Most readers know I loathe giving away free advice. That is just one way that I protect my clients. I often wonder where the beef is in many SEO blogs for that very reason. WHY talk about fight club, if you are a successful member? It doesn’t make sense to me.
What is Latent Semantic Imaging? The words on your pages and their interlinking (including anchor text) create a latent image of the content you are targeting. Talk about developer and fixer and temperatures and exposures and bulbs and timers suggests “darkroom”. Just as chemical “developer” turns an exposed film into a negative of an actual image, Google turns your talk about X and Y into an appearance in the SERPs on the topic of X+Y (if there is one). An exposed film has a “latent image” on it, which is revealed by developing. A web page can create a “latent image” of a topic, exposed by Google’s analysis of the content.
Now 3 and a half years after my close associates and clients heard me proclaiming the effectiveness of certain kinds of word analysis (which I called “latent semantic imaging” after the photographic concept of a latent image), webmasters and SEOs are discussing it and even gave it a new name.
And, the subject is concept density, it isn’t specific to Google, it’s based on word dependencies and LSA, and there’s no need to present synonyms or alternate spellings in the title, headers or body text. In fact, the less ‘bbq’ and its variants are used, the more important the word becomes. Rather than take ‘bbq’ and append words, take ‘bbq’ and find the word dependencies that bolster the concept of ‘bbq’.
That’s a snippet from “digitalghost” and he calls it “concept density” (Webmaster World doesn’t allow linking). He notes it is based in LSA (latent semantic analysis) which is great, but perhaps most importantly he and others note the difference between keyword stuffed content and latent semantic imaging:
Cut to the chase — I blended in many of these newly discovered themes, mixed them naturally into the page (some even became anchor text for internal links) and within a few days the url went to #6 from way down in the 30’s. Within a month it was #1. And given the realities of that market, it should always be #1 or #2, unless some other player enters the field.
That’s tedster (again no link, sorry – Webmaster World policy not mine!). He even states that he has known about this “ever since Google showed us the tilde operator” which is around late 2002-early 2003. See what I mean?
So why, competitive webmasters, is John talking about it now? What’s the angle? I am marveling, that’s all. When you see “how to get rich doing BLAH BLAH BLAH” it almost always means there is no more “mad money” to be made doing BLAH BLAH BLAH. The money in promotional books and make-money-fast schemes (MMFs) is EXCELLENT, but not “mad money”. So, when a method or technique stops earning mad money, and drops to the excellent level, it makes economic sense to sell the technique instead of using it. There are adjacent reasons as well… you want to be the first with an ebook, so you jump in a wee bit early. You also want to side-sell it, which is easiest if you have a first-mover advantage. You also can discredit the copycats, etc.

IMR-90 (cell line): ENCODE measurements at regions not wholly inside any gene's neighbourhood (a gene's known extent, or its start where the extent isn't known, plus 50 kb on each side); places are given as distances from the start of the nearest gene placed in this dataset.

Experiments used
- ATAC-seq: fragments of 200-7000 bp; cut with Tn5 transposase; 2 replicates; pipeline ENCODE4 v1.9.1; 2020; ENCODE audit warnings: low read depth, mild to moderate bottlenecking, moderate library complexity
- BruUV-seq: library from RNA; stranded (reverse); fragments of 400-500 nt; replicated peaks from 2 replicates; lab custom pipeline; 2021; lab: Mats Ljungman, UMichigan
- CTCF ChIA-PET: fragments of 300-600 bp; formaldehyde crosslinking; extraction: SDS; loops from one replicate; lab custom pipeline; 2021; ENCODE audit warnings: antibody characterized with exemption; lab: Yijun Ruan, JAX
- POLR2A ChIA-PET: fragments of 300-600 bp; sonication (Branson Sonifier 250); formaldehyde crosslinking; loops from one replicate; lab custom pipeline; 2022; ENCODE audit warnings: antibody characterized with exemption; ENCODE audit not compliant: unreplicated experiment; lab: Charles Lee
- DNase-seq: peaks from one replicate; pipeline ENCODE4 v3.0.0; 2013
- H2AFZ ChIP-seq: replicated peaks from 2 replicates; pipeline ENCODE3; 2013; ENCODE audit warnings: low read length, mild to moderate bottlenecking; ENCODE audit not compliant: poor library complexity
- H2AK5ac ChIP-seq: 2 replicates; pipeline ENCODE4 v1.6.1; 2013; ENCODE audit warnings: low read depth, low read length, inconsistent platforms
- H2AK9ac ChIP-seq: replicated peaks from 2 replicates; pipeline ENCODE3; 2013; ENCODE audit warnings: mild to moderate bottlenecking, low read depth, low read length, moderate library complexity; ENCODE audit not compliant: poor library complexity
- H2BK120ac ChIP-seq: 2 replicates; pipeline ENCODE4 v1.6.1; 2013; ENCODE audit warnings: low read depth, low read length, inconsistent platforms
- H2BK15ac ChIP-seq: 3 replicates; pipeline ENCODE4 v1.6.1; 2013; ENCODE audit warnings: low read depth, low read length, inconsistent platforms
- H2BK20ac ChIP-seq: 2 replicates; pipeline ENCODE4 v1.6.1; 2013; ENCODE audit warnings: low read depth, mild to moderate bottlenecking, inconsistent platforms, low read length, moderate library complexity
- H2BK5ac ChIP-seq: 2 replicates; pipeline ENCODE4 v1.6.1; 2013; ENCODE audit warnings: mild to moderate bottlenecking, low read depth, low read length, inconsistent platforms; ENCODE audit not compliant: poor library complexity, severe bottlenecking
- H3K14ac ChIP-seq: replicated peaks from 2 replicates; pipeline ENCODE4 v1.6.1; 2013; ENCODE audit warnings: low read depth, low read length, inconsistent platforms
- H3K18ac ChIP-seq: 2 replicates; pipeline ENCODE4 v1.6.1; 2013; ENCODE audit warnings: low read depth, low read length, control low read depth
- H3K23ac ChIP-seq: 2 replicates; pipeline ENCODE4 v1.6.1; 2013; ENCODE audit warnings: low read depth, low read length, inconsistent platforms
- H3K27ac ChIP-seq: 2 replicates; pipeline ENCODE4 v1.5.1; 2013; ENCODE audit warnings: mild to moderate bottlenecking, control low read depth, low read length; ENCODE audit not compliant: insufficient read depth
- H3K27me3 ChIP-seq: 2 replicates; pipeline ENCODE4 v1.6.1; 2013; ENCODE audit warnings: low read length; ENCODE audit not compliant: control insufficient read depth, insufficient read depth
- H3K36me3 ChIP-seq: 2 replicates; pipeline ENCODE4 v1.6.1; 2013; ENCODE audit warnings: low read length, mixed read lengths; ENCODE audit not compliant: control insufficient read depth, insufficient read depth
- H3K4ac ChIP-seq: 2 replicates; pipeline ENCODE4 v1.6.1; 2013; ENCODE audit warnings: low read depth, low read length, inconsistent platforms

So it is interesting that now, in August of 2006, 3 1/2 years after I started using it, high-profile webmaster and seo people are now talking about a technique that has worked well in Google… until recently. GOTCHA. Yes, it has changed recently. Two months ago, Google started tuning the knobs on internal anchor text and semantic theming, or whatever you want to call it. Google also appears to have ramped up some internal human editing, and my test sites for latent semantic imaging show quite a bit of variability these days. No more “mad money”. Here come the MMFs?
In this case, latent semantic imaging is not dead by any stretch. But it is now more competitive than it was, and surely Google has a handle on much of it’s influence on the algorithms. Matt Cutts of Google has apparently chosen this area to begin his public SEO work. What does this mean for me and my clients? Nothing. I moved on over a year ago, out of skepticism that it could continue to be so easy. My lazy study of LSA (latent semantic analysis) 3 years ago told me it was computationally too difficult for real-timeuse, although it mightbe very useful as a tool in the Google algorithm. The only way I would be able to use it (if I were a Google search engineer) would be as described – as a latent imaging method. That is what led me to my research. But what we have been doing for these past 3 years has only exploited the lazy approach… certainly Google engineers have more time and talent for this stuff than I do. Surely after 3 years they will have learned to tune it.
It was simply not sustainable, so it was inevitabe that it would get “tuned”, and in my view inevitable that it would be so tuned improperly. To an honest SEO that’s par for the course… you use it for what it is worth, watch the search engine get a grip on it, and keep ahead of the curve. Tedster is a very well respected practitioner… and you can see he’s been “playing with” latent semantic imaging for years before admitting it now, and even now only because the cat appears to be out of the bag. C’mon folks, do you really think that after 3 years playing with the technique, he hasn’t learned more than he’s revealed?
New term? Concept? SEO technique? Nah. New attention, yes. Pay no attention to the little man behind the curtain…